Breast Cancer Awareness

Jennifer Robertson, a Putney constituent and Susie Brown from the UKBCC talked to Tony about the importance of Breast Treatment Services lobbied Putney's MP Tony Colman this week as part of the UK Breast Cancer Coalition (UKBCC) Annual Fly - In.

Mrs Robertson, a member of UKBCC is a Radiographer at Queen Mary's Hospital Roehampton and came to the Westminster Fly-in to raise awareness of the need for Breast Cancer Screening and the need for equal access for all patients, male and female for Breast Treatment services.


What is happening now?

Breast cancer is now the UK's most common cancer with over 400,000 women diagnosed with the disease each year. Early detection and diagnosis are vital to improve a woman's chances of surviving breast cancer and screening is one of the most effective ways of ensuring this.

South-West Thames Mammography Services are doing a very good job with Breast Screening, but it is important to raise awareness further of this important service. In 2002, 40,000 people were invited for screening in the South-West Thames area. 27,000 (67%) attended and 190 cancers were found in that number (4.9 per 1000 people). The first screening also showed that 8.2 cases per 1000 people were benign cases. The NHS currently provides breast screening every three years for all women aged 50 - 64, carrying out some 1,500,000 million a year. By 2004 the service will screen women up to the age of 70. This is a potentially life saving service of which it is important to raise awareness.

Tony Colman MP for Putney has joined forces with the UK's leading breast cancer charity, Breakthrough Breast Cancer and the All- Party Parliamentary Group on Breast Cancer to urge all women aged 50 and over in Putney to attend their breast -screening appointments when invited.

Around 9,500 cases of breast cancer are detected through screening each year and almost half of these are too small to be felt by hand. If it was not for screening, these cancers may not have been detected until a much later stage.

The biggest known risk factor in developing breast cancer is age, with around 80 per cent of cases occurring in post-menopausal women, aged 50 or over. But while routine screening invitations are sent to all women aged between 50 and 64 every three years, evidence suggests that not all women take advantage of this potentially life-saving service.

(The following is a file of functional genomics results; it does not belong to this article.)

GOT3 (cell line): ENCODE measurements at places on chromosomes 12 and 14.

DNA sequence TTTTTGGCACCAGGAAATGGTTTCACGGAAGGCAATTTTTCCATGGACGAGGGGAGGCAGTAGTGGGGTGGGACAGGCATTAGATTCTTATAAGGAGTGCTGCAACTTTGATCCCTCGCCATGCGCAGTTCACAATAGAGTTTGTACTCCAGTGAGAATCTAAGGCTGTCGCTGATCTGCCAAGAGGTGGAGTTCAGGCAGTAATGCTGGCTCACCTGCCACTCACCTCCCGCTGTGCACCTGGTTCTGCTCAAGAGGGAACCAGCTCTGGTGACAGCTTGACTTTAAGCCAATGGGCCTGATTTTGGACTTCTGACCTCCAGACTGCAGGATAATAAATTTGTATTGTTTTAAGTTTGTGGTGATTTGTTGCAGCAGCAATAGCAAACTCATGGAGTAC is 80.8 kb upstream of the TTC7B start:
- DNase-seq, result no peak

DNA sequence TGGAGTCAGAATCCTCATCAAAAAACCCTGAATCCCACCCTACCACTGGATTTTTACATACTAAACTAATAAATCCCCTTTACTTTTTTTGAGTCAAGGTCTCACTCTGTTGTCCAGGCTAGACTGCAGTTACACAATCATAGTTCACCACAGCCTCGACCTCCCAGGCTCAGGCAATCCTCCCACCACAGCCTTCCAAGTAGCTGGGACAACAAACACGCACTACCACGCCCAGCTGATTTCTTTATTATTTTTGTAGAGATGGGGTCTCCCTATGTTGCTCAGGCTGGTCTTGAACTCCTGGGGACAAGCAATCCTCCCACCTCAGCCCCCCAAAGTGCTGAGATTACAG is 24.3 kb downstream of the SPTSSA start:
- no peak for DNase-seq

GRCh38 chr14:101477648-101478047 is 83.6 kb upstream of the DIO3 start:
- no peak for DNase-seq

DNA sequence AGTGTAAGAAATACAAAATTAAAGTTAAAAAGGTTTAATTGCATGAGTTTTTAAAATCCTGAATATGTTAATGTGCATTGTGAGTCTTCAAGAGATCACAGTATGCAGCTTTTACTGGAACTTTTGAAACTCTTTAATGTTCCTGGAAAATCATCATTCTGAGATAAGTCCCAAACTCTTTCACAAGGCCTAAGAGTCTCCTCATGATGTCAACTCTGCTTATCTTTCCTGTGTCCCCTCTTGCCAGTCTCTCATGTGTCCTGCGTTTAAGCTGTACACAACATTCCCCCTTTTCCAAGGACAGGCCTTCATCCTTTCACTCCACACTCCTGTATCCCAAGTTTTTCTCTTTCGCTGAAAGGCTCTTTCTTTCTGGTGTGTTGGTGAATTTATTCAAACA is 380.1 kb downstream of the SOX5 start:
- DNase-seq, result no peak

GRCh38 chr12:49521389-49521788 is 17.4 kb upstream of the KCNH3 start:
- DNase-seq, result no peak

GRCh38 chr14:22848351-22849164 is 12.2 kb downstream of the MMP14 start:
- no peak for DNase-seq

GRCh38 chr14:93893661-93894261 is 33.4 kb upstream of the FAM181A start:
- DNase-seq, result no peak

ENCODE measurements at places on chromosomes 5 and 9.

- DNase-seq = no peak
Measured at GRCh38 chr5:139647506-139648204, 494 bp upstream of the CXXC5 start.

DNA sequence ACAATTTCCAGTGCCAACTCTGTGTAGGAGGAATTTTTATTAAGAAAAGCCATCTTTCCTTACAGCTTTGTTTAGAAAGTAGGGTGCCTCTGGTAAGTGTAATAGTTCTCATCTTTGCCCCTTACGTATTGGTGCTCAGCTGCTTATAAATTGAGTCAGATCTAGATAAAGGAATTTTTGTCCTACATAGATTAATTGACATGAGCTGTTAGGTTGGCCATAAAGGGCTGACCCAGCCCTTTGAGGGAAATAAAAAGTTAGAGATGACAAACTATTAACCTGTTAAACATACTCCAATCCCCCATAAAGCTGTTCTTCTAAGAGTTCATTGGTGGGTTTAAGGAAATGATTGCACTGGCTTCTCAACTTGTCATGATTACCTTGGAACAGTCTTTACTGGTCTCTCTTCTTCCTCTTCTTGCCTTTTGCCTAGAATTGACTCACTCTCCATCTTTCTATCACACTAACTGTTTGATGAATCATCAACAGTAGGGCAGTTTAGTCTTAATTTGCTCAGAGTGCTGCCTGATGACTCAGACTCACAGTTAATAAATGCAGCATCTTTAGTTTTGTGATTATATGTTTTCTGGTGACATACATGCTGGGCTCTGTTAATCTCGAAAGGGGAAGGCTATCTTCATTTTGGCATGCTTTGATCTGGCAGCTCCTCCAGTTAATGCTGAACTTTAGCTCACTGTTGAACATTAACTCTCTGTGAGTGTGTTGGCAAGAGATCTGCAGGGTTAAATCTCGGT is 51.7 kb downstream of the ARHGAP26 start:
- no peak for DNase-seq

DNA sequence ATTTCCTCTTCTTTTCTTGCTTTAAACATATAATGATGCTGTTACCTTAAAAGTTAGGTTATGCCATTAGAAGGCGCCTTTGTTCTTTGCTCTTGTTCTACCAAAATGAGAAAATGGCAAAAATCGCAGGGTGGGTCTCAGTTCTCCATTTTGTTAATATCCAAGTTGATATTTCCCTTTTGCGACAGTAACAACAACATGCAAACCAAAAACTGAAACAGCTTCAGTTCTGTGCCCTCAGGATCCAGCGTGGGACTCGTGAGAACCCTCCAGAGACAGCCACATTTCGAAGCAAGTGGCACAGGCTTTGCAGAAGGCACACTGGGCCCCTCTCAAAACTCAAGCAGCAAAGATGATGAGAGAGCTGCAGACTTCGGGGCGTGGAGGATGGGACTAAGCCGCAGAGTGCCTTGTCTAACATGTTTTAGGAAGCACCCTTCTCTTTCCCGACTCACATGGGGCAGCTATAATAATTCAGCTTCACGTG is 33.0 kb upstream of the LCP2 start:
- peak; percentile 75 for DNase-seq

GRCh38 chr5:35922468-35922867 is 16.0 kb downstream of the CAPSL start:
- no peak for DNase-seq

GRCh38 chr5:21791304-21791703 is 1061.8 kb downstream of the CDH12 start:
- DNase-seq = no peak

There may be many reasons why women do not attend their screening appointments and the All-Party Group on Breast Cancer is calling on the Government to conduct research to find out the possible reasons why.

Tony Colman MP for Putney says:

'It is a sobering thought that one in nine women in Putney will develop breast cancer at some point in their lives. The good news is that more women than ever are surviving breast cancer and this in part is down the NHS Breast Screening Programme.

'The earlier breast cancer is detected the better your chances of survival. The NHS Breast Screening Programme is a vital and effective part of the UK's efforts to reduce the death toll from this devastating disease but it is essential women in Putney take advantage of this by attending when invited.'

It is important to note that your risk of breast cancer does not stop after the age of 65. Women over this age are entitled to, and can request, a routine screening appointment every three years, whether or not symptoms are apparent. Your GP can arrange this for you.

Breakthrough Breast Cancer campaigned vigorously for the extension of the screening programme which by 2004 will include women up to the age of 70.

30th October 2003

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